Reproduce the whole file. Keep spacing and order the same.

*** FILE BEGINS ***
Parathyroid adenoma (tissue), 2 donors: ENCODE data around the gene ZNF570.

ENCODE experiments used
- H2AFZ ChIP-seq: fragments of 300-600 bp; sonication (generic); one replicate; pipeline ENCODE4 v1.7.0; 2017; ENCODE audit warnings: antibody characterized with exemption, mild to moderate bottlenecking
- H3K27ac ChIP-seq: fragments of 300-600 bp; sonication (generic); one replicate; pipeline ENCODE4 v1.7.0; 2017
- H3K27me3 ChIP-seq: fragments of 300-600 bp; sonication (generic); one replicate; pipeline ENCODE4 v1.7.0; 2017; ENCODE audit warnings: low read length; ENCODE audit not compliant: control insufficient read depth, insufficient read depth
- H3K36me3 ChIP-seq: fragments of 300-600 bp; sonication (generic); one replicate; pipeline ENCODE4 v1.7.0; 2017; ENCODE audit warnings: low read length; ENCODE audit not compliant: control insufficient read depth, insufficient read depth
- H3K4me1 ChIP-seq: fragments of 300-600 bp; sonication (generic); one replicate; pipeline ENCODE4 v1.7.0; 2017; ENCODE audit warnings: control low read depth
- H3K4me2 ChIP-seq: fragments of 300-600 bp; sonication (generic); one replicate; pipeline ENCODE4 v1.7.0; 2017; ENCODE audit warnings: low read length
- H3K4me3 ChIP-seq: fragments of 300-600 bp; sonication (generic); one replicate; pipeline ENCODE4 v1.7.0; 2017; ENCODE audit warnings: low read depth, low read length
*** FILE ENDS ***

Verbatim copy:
Parathyroid adenoma (tissue), 2 donors: ENCODE data around the gene ZNF570.

ENCODE experiments used
- H2AFZ ChIP-seq: fragments of 300-600 bp; sonication (generic); one replicate; pipeline ENCODE4 v1.7.0; 2017; ENCODE audit warnings: antibody characterized with exemption, mild to moderate bottlenecking
- H3K27ac ChIP-seq: fragments of 300-600 bp; sonication (generic); one replicate; pipeline ENCODE4 v1.7.0; 2017
- H3K27me3 ChIP-seq: fragments of 300-600 bp; sonication (generic); one replicate; pipeline ENCODE4 v1.7.0; 2017; ENCODE audit warnings: low read length; ENCODE audit not compliant: control insufficient read depth, insufficient read depth
- H3K36me3 ChIP-seq: fragments of 300-600 bp; sonication (generic); one replicate; pipeline ENCODE4 v1.7.0; 2017; ENCODE audit warnings: low read length; ENCODE audit not compliant: control insufficient read depth, insufficient read depth
- H3K4me1 ChIP-seq: fragments of 300-600 bp; sonication (generic); one replicate; pipeline ENCODE4 v1.7.0; 2017; ENCODE audit warnings: control low read depth
- H3K4me2 ChIP-seq: fragments of 300-600 bp; sonication (generic); one replicate; pipeline ENCODE4 v1.7.0; 2017; ENCODE audit warnings: low read length
- H3K4me3 ChIP-seq: fragments of 300-600 bp; sonication (generic); one replicate; pipeline ENCODE4 v1.7.0; 2017; ENCODE audit warnings: low read depth, low read length